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Frankie Cosmos Tells Us about Her Poetry Obsession and Upcoming Tour

Frankie Cosmos Tells Us about Her Poetry Obsession and Upcoming Tour

Some kids keep diaries. But 22-year-old Greta Kline grew up sharing her feelings in a different way: in hundreds of original songs she recorded in her bedroom and posted on the internet. The New York native released Bandcamp tracks under the alias Ingrid Superstar as a teen before adopting her current musical alter ego Frankie Cosmos. Throughout these name changes—and, you know, the whole growing up thing—Greta’s solidified her place as an unapologetically unique indie pop voice to be reckoned with. Now she’s got a record deal, a brand-new album (aptly titled Next Thing), and an international tour this fall. Before she sets off, Greta called in to talk about her poetry obsession and what it’s like reliving your teen years through song.

You've mentioned that you're a huge poetry fan, which isn't something most people associate with teens. How'd you first become interested in it? 
Where I went to school, every English class had a poetry unit throughout childhood, so I was introduced to poetry early. I learned Shakespeare and the classics as a kid, and then a little bit later I started to become interested in more modern poets. My dad is really into Shakespeare, and he would always make me read that stuff, which probably had an effect on my getting into poetry later on.

Who are some of your favorites? 
I remember being in fifth grade and my mom showing me Billy Collins’s poetry, and I instantly liked him. As a young person getting into poetry, it was easiest to do with poets that seemed fun or funny—that was most interesting to me. That kind of poetry does exist, too. It’s not all Shakespeare sonnets or necessarily stuffy things you have to read in school. There are so many awesome female poets out there. Two of my favorite poets are Elizabeth Bishop and Margaret Atwood—those are both fabulous writers. And Stevie Smith is a female, too. It’s just about exposing yourself to all different kinds of poets and then seeing who clicks the most with you.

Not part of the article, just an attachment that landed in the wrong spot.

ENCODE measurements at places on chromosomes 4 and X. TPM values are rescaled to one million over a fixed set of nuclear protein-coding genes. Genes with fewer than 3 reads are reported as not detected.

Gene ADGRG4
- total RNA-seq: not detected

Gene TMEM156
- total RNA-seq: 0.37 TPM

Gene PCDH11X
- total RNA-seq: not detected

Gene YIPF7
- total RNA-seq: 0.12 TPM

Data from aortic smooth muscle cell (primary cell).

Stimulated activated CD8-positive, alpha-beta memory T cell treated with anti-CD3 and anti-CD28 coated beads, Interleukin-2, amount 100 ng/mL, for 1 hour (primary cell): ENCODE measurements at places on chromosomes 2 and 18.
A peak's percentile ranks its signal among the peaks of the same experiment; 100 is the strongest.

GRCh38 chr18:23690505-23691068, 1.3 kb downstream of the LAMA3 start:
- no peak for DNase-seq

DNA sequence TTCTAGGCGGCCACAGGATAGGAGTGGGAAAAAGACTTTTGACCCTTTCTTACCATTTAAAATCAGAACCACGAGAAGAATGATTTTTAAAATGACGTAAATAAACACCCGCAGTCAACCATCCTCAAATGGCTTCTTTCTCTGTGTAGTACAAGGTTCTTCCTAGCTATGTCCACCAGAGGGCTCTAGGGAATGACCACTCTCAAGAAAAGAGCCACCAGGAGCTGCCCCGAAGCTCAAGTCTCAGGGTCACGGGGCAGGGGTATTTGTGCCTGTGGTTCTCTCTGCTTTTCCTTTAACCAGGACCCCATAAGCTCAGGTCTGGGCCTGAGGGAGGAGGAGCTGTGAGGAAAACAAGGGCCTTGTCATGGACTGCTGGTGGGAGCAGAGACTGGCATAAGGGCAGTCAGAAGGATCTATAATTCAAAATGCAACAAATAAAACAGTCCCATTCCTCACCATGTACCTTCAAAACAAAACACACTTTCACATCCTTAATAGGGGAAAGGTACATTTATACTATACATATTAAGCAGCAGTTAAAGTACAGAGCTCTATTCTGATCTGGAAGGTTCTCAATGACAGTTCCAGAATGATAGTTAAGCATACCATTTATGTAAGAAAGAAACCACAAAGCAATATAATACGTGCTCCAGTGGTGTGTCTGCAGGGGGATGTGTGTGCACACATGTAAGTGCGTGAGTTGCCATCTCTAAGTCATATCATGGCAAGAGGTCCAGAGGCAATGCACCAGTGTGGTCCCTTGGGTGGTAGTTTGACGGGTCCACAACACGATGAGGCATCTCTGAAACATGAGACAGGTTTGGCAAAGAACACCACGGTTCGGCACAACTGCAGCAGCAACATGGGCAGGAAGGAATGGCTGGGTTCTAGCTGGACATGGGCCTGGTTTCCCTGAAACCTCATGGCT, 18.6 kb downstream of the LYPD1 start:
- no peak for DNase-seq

How long have you been working on your new album, Next Thing?
I wrote the oldest song on my album in 2013. They’re not super old, but they’re songs we’ve been playing live for a really long time. When it was time to make the record, we had this live set that I liked and wanted to document. So we combined these really well-rehearsed tracks with a bunch of new, fresh-feeling ones we made.

You have tons of old work posted on the internet. Do you ever go back and listen to your past songs, or does that feel too cringey?
For awhile, I wouldn’t listen to some of my old songs after they were out. I recently played a secret show as Ingrid Superstar, which was my old childhood songwriting persona. I went back and listened to a bunch of songs to figure out what I was going to play, and I was so freaked out. I was like, “I can’t believe these songs are online!” It’s like a totally different person made them, which makes it a really weird experience to listen to them. So much has changed since then. I like how you can listen to the huge length of time that I’ve been putting out music, and you can literally hear me learning how to play guitar and write through the songs [Laughs]. For me, I can see how the emotional responses to situations change. I can be writing about the same thing from 2010 to 2016, and the emotion that I have about it will be totally different. 


What do you and your bandmates do during downtime on the road?
The thing that I miss the most on tour is probably Netflix, because I don’t bring my computer on the road. I don’t really do internet in the car—I just read. But to be honest, it’s really hard to do anything on your own when you’re in a band in the car, because you're always around a bunch of other people. I tour manage too, so I’m always doing tons of other things. I never have time to be bored on the road.

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